After a mob rushed the Carthage Jail and killed Joseph and Hyrum Smith in 1844, the martyrs' bodies were transported back to Nauvoo, Illinois, in a pair of rough-hewn oak coffins.
A short time later, pieces of the oak planks were used to make canes, with some containing locks of the brothers' hair in the ivory knob, as special mementos and sacred relics for some of the Prophet's closest friends, including Willard Richards, Heber C. Kimball, Dimick Huntington, Wilford Woodruff and Brigham Young.
The knob on this coffin cane bears the inscription: "Presented by Brigham Young to Sidney Rigdon, 1844." It is one of two coffin canes on display at the Church History Museum. Welden C. Andersen/The Church of Jesus Christ of Latter-day Saints.
What little is known about these "Canes of the Martyrdom" was compiled and published by a Brigham Young University history student named Steven G. Barnett in 1981.
"The Canes of the Martyrdom are a very real part of the Mormon heritage," Barnett wrote. "Shrouded in mystery as they are, the canes stand as a testimony of the love the owners shared for the Prophet Joseph Smith and his work."
This June 27 marks the 175th anniversary of the martyrdom.
The Church of Jesus Christ of Latter-day Saints has two oak canes made by Brigham Young from the coffin in which the body of Joseph Smith was carried from Carthage to Nauvoo, Illinois, after the martyrdom on June 27, 1844. Welden C. Andersen/The Church of Jesus Christ of Latter-day Saints.
Barnett's four-page history features several references to the canes in Latter-day Saint literature.
One comes from the "Life of Heber C. Kimball," by Orson F. Whitney.
"How much would you give for even a cane that Father Abraham had used, or a coat or ring that the Savior had worn? The rough oak boxes in which the bodies of Joseph and Hyrum were brought from Carthage, were made into canes and other articles," Whitney wrote. "I have a cane made from the plank of one of those boxes, so has Brother Brigham and a great many others, and we prize them highly and esteem them a great blessing."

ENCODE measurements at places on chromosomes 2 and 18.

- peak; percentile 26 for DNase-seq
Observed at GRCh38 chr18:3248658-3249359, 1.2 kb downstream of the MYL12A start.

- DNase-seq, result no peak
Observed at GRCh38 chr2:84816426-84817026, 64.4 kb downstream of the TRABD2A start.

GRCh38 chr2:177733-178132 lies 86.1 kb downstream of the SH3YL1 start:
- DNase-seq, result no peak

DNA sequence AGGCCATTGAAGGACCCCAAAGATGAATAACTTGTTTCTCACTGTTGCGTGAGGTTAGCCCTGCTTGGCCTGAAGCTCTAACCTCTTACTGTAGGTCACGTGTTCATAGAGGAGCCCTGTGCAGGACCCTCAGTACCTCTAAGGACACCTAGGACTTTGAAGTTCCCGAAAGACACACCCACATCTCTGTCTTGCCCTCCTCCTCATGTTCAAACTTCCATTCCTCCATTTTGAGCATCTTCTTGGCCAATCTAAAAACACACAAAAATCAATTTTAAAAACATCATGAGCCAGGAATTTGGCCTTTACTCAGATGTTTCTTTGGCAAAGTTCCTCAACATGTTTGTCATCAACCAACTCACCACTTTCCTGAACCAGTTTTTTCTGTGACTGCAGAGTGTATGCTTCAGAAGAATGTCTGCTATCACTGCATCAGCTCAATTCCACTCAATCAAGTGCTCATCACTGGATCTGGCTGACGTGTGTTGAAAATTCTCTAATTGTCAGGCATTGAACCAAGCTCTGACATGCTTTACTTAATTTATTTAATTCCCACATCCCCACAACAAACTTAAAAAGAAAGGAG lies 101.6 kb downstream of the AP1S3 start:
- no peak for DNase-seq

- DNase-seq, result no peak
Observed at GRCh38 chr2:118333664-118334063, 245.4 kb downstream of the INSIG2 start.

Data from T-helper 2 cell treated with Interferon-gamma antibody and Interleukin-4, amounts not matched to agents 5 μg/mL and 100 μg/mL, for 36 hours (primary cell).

In a journal entry dated Aug. 23, 1844, Woodruff writes about visiting Emma Smith and her letting him have a piece of oak for "a staff" taken from the coffin of the Prophet Joseph. She also let him have a pair of gloves and a cotton handkerchief which he used. He also visited Mary Fielding Smith, Hyrum's wife, who gave him hair from Joseph, Hyrum, Samuel Smith, and Don Carlos Smith.
"My object was in putting a portion of each in the top of my staff as a relic of those noble men, master spirits of the nineteenth century, to hand down to my posterity," Woodruff wrote.
Some of these canes are still around today.
The Church of Jesus Christ of Latter-day Saints has two "coffin canes," both of which are on display near Joseph and Hyrum's death masks in "The Heavens Are Open" exhibit at the Church History Museum.
This photo shows the two coffin canes on display in the Church History Museum.Trent Toone/Deseret News
One, presented to President Joseph F. Smith in 1905, bears the inscription: "Presented by Brigham Young to Sidney Rigdon, 1844."
Huntington was the original owner of the second cane, which was donated in the name of George Joseph Huntington.
The Daughters of Utah Pioneers also have two canes in its collection at the Pioneer Memorial Museum. Both canes have ivory handles, although one has hair in the knob and the other does not. The cane without hair is on the first floor in case 67. The cane with hair is on the third floor, in case 2, DUP officials said.
The black cane with the ivory knob in the middle of this collection is on display at the Daughters of Utah Pioneers Museum. It is identified as a "coffin cane" and is said to have locks of hair that belonged to Joseph and Hyrum Smith. Source: exploringmormonism.com
Other coffin canes exist in private hands, according to Reid Moon, owner of Moon's Rare Books and a collector of early Latter-day Saint artifacts.
In his dealings and speaking to hundreds of groups over the last 20 years, Moon estimated that more than 99 percent of his audiences have never heard of the coffin canes.
"I became fascinated by these 'coffin canes' after I first read about their existence in a sermon given by Heber C. Kimball in the Salt Lake Tabernacle in 1857," Moon said. "As someone who collects early church artifacts, I put these few lost 'canes of the martyrdom' right up there with the Holy Grail."